a stone deflector member extending downward from said hood means and positioned at least adjacent the rear of said conditioning rotor in the said peripheral path in a position such as to be struck by said stones and such as to deflect said stones into a trajectory which differs from that of any crop which may strike said deflector member by virtue of the greater momentum of the stones relative to the crop, said stone deflector member deflecting said stones to pass along a downward path clear of said chopping means and said conditioning rotor.
6. A forage harvester comprising:
a frame for movement over a crop to be cut;
cutting means for cutting the crop by driven movement of one or more cutting elements relative to the frame;
a conditioning rotor for conditioning crop by rotation about a horizontal axis, the conditioning rotor comprising an array of discrete conditioning elements distributed axially along the rotor, each element comprising at least one arm extending outwardly from the axis of the rotor;
means for driving the conditioning rotor in rotation in a sense such that at the lowermost point of the movement of each conditioning element the element moves in the same direction as the intended direction of forward travel of the implement;
means on the harvester for chopping crop coming from the conditioning rotor;
means on the harvester for delivering chopped crop from the chopping means to a container for transport;
mounting means for mounting the conditioning rotor in a position to engage crop cut by the cutting means before the cut crop falls to the ground, and to convey crop towards the chopping means;
hood means extending over and adjacent the conditioning rotor, each conditioning element having a shape and inclination such as to tend to fling any stones present in the crop outwardly against said hood means, and the conditioning rotor and the hood means co-operating with each other to effect a degree of separation of stones from crop by concentrating said stones in a peripheral path around the inside of the hood means; and
a stone deflector member positioned in the said peripheral path in a position such as to be struck by said stones and such as to deflect said stones into a trajectory which differs from that of any crop which may strike said deflector member by virtue of the greater momentum of the stones relative to the crop, said stone deflector member deflecting said stones to pass clear of said chopping means and said rotor.
7. A forage harvester comprising:
a conditioning rotor for conditioning crop by rotation about a horizontal axis;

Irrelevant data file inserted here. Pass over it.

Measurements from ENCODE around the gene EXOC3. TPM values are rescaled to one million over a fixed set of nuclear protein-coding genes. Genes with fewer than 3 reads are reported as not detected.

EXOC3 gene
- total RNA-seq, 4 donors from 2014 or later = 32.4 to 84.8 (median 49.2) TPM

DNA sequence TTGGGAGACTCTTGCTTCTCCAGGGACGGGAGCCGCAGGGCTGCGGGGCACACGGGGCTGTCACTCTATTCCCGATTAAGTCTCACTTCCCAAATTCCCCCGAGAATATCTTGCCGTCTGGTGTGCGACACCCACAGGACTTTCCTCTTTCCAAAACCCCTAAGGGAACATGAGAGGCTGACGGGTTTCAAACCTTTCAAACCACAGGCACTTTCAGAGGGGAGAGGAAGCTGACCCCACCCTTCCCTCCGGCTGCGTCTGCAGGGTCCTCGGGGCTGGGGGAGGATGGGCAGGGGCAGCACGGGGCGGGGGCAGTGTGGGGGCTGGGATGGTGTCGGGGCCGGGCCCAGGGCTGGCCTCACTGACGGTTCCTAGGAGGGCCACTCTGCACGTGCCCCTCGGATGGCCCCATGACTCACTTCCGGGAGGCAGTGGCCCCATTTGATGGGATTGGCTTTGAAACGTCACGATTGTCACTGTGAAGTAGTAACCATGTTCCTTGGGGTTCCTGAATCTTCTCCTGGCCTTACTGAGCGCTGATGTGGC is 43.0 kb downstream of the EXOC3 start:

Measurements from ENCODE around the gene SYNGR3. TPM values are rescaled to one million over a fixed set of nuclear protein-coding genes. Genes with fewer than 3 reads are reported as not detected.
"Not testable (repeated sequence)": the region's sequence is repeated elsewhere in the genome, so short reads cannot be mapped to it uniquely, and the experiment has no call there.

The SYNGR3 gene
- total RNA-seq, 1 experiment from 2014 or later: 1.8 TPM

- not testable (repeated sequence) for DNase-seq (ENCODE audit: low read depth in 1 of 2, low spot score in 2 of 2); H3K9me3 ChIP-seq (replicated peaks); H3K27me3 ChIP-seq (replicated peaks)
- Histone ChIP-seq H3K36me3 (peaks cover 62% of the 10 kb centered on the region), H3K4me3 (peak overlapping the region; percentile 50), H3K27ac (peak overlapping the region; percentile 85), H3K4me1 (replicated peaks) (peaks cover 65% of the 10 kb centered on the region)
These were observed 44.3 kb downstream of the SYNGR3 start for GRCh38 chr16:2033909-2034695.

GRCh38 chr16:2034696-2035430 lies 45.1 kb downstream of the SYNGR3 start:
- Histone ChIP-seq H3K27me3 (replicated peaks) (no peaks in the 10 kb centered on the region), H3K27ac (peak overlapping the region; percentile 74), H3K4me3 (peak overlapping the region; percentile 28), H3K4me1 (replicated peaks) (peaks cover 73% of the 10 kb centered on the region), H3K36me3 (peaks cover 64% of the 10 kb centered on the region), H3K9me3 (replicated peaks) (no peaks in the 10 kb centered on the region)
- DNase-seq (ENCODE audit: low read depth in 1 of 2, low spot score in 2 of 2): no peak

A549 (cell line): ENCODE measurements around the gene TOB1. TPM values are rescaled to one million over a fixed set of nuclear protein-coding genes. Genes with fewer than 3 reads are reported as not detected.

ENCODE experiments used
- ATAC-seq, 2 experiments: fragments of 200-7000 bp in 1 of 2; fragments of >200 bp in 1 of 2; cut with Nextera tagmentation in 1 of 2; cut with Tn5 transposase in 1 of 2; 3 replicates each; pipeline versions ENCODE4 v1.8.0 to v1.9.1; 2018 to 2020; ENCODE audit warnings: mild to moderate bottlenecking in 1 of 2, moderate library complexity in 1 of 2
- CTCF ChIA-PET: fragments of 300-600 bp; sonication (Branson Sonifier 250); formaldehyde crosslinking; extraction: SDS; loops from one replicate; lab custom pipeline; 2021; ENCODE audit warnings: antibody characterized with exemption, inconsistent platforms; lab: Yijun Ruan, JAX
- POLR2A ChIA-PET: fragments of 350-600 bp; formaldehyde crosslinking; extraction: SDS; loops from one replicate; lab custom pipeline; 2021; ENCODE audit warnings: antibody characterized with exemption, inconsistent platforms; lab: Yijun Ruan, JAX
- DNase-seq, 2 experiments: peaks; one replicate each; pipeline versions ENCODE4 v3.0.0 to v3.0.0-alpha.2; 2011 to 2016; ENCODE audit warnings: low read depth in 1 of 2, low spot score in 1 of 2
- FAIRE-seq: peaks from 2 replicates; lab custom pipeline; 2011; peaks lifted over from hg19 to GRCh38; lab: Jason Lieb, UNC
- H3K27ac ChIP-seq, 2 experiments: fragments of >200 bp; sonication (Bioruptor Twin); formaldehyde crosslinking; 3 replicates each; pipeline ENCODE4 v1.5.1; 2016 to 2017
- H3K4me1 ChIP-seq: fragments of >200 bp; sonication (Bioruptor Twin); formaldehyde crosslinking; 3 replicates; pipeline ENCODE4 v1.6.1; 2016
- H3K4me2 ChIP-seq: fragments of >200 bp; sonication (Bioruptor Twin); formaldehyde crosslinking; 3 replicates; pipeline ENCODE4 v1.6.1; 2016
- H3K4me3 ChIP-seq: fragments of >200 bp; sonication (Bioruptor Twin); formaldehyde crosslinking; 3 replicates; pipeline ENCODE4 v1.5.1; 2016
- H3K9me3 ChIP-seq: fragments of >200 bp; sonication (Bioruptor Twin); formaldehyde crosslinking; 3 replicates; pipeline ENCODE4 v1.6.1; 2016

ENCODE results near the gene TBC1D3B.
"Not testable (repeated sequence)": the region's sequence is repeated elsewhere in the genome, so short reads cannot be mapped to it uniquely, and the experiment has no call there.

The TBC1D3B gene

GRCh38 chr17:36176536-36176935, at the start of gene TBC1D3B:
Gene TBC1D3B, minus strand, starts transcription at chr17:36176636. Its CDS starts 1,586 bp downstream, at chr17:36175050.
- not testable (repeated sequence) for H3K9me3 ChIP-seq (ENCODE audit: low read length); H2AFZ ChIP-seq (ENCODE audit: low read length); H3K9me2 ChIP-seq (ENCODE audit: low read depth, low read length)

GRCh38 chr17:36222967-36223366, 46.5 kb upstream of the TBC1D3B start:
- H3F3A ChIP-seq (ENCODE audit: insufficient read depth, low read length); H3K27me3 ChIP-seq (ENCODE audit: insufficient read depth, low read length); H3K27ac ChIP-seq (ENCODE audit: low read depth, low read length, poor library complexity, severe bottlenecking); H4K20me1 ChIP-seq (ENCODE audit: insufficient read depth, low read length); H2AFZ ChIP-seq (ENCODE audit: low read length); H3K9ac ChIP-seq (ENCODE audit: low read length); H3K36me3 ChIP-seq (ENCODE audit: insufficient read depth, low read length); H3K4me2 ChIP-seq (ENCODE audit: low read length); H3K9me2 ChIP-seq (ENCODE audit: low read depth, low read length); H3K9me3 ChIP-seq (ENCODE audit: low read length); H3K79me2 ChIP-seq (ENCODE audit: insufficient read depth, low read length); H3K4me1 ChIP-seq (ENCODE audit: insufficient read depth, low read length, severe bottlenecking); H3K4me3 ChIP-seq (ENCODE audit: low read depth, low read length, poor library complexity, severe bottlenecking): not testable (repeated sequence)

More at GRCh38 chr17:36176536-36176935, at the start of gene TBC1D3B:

mounting means for mounting the conditioning rotor in a position for collecting crop during forward travel of the implement;
the conditioning rotor comprising an array of discrete conditioning elements distributed axially along the rotor, each element comprising at least one arm extending outwardly from the axis of the rotor, the spacing between the conditioning arms on the rotor and the length of each arm relative to its width being such as to enable the conditioning arms to penetrate and move through the crop while it is being conveyed by the rotor;
means for driving the conditioning rotor in rotation in a sense such that at the lowermost point of the movement of each conditioning element the element moves in the same direction as the intended direction of forward travel of the implement, and for driving the rotor at a high speed for teasing out the crop being conveyed by the rotor;
hood means extending over and adjacent the conditioning rotor;
means on the harvester for chopping crop coming from the conditioning rotor; and
stone deflector means mounted on said hood means and extending downward therefrom in a position adjacent the rear of said conditioning rotor such as to be struck by stones leaving the conditioning rotor, and positioned at a location and an angle for deflecting the stones downwardly between and clear of the conditioning rotor and the chopping means along a trajectory which differs from that of any crop striking the deflector means by virtue of the greater momentum of the stones relative to the crop.
8. A forage harvester according to claim 7 wherein each outwardly extending arm has a length at least four times its width taken in a direction along the axis of the rotor.
9. A forage harvester as claimed in claim 8 wherein each conditioning element includes fins disposed in the form of a V with the apex of the V form directed towards said rotor.
US05363313 1971-12-08 1973-05-22 Conditioning crops Expired - Lifetime US3977165A (en)

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US6055799A (en) * 1995-10-04 2000-05-02 Universite Laval & Agriculture Et Agro-Alimentaire Canada Forage conditioning machine